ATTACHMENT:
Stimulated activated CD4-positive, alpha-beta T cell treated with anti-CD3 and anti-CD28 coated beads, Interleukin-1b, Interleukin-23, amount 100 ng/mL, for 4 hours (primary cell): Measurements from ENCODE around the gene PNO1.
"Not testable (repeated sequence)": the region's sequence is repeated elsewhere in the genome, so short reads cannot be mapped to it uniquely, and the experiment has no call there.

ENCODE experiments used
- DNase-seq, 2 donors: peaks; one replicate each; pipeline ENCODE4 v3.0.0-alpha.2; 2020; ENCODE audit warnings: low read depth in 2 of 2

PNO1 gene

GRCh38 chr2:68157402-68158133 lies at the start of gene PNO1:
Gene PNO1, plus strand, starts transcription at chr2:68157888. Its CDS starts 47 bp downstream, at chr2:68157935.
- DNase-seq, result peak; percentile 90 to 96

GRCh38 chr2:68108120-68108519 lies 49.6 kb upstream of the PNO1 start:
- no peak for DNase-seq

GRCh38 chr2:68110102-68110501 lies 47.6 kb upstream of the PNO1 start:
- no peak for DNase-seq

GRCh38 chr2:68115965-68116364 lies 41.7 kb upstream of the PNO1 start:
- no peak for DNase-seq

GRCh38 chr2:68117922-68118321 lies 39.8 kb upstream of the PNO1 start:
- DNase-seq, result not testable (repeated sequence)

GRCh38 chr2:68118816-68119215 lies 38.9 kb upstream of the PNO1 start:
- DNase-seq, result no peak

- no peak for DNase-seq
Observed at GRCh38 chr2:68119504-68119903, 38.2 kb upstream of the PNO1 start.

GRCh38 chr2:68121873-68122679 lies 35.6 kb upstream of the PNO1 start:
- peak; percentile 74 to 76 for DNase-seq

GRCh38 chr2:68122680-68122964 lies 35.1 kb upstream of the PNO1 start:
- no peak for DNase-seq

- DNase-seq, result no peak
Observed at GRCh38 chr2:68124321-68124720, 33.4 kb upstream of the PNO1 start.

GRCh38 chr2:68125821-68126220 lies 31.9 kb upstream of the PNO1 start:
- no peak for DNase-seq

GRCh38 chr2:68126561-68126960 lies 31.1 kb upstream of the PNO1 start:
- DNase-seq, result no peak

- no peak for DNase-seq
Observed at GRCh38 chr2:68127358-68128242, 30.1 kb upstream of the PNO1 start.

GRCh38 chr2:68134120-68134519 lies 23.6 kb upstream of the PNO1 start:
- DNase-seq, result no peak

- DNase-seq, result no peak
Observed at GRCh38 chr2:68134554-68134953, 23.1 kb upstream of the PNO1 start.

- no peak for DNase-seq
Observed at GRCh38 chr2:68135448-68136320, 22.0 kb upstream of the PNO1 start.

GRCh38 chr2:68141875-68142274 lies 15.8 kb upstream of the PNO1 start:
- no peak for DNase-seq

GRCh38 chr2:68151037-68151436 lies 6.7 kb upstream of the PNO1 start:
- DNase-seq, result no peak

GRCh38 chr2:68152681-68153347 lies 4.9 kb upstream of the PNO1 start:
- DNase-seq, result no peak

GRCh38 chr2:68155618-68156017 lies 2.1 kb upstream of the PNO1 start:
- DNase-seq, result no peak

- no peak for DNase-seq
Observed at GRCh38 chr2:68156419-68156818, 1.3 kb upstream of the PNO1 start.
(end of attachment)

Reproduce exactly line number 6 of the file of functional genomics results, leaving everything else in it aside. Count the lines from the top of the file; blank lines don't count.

GRCh38 chr2:68157402-68158133 lies at the start of gene PNO1: